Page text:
1. The method of drawing plastic to tubular form which comprises positioning a heated solid slug of tractile plastic material for drawing, confining the peripheral lip of said slug against movement and drawing the material from the unconfined portion of the heated slug to form an elongated one piece thin rwalled tube having a closed end, the wall of the tube being unconfined during the drawing operation.
2. The method of claim 1 in which the plastic is polyethylene and the slug is heated to drawing temperature.
3. The method of claim l in which material of the slug is drawn to a depth several times the width of the 6 slug and approximating that of the length of a collapsible tube.
4. The method of claim l in which the drawing operation is carried out by a mandrel, the end only of which is in contact with the plastic and impinges during drawing against the center of the material undergoing drawing, the mandrel carrying a disc near the end of the mandrel, the peripheral edge of which disc impinges against the side walls of the drawn tube.
5. The method of claim l in which the plastic is polyvinylidene chloride and the slug is heated to drawing temperature.
6. The method of claim 1 in which the plastic is nylon and the slug is heated to drawing temperature.
7. The method of claim l which includes the step of shaping the closed end of the tubular form to produce a threaded neck thereon integral with the tubular form.
8. The method of claim 7 which includes the step of piercing the threaded neck longitudinally to provide a channel therethrough communicating with the interior of the tubular form.
9. The method of claim 1 in which the closed end of the tubular form is shaped to produce a restricted neck thereon integral vwith the tubular form.
10. The method of claim l in which the walls of the tube are blown to desired final shape by fluid under pressure introduced within the tube.
11. The method of claim 10 in which the closed end of the tubular form is shaped to produce a restricted neck thereon integral with the tubular form.
12. The method as set forth in claim 1 including drawing the tube in a first step to an extent approximating a fraction of its final length, then shaping the closed end of the tubular form to produce a restricted neck thereon integral with the tubular form, chilling the formed neck, and completing the tube drawing operation.
13. The method as set forth in claim l2 wherein the neck shaping and chilling operation includes first molding and chilling a shoulder of plastic which joins the neck to the wall of the tube, and then shaping and chilling the neck thereon with a threaded external surface.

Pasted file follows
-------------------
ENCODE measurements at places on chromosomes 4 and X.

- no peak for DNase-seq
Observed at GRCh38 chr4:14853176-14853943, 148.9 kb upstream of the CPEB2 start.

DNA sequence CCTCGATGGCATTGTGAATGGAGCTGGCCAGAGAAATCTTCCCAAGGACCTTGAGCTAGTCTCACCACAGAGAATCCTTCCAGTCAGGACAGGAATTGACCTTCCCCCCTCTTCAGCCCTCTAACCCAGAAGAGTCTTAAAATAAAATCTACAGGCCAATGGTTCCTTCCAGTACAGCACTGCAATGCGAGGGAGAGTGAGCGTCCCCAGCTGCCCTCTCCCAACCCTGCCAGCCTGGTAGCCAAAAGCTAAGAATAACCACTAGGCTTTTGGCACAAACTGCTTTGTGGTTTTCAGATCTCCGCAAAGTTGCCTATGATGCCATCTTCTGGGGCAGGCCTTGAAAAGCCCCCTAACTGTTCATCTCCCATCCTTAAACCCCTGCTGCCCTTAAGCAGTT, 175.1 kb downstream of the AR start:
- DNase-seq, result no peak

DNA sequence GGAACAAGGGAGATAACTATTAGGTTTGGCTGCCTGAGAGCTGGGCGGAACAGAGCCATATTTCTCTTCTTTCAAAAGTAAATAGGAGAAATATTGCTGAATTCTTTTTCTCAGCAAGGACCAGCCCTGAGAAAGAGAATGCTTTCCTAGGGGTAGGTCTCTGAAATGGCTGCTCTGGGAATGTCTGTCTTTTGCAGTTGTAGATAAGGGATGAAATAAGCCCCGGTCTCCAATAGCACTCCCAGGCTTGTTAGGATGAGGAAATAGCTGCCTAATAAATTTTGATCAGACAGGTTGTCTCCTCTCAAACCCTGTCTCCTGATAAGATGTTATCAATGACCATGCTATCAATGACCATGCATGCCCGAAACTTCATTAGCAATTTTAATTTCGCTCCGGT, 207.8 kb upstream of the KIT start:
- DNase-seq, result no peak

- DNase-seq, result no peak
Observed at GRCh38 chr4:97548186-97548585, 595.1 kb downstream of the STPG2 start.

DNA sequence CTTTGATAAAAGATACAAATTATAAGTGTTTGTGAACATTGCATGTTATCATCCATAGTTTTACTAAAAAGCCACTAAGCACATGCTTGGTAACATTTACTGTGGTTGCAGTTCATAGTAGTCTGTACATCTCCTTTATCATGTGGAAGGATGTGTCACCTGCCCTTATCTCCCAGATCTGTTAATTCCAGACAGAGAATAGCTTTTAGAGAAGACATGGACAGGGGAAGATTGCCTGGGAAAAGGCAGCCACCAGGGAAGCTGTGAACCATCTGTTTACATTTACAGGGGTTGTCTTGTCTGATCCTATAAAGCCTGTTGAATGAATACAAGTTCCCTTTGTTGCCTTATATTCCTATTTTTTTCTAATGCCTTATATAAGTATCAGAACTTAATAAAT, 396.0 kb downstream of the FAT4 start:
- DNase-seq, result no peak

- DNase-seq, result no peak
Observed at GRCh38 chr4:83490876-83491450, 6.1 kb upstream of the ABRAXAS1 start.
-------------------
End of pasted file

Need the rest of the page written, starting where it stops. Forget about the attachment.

14. The method of claim 13 in which the tubular form is finally blown to desired final shape by fluid under pressure introduced within the tube.
15. The method of claim 13 in which the neck is molded with a threaded external surface.
16. The method of claim 15 in which the tubular form is finally blown to desired final shape by fluid under pressure introduced within the tube.
17. In apparatus for drawing tractile plastic to tubular form, means for peripherally gripping a solid slug of tractile plastic material, and means for drawing the material from the unconfined portion of the slug to form an elongated tube having a closed end, the drawing means having no contact with the walls of the tube during drawing.
18. The apparatus of claim 17 in which the drawing means includes a mandrel having an end adapted to engage the center of a slug placed in position for drawing, the mandrel carrying a disc near the end of the mandrel which disc is adapted to engage against the side walls of the tube.
19. The apparatus of claim 18 in which the mandrel has a longitudinal recess, a reciprocable nose member in said recess to form the slug engaging end on the mandrel, the inner end of the nose member reciprocating within the recess, a spring within the recess engaging the inner end of the nose member normally to force it outwardly, the disc carrying a centrally disposed opening through which the nose member moves with respect to said disc.
20. The apparatus of claim 19 which includes a female header having a mold cavity to receive the nose memheader has shoulder forming walls to cooperate withl the disc to produce a shoulder on plastic carried into the mold cavity by the nose member.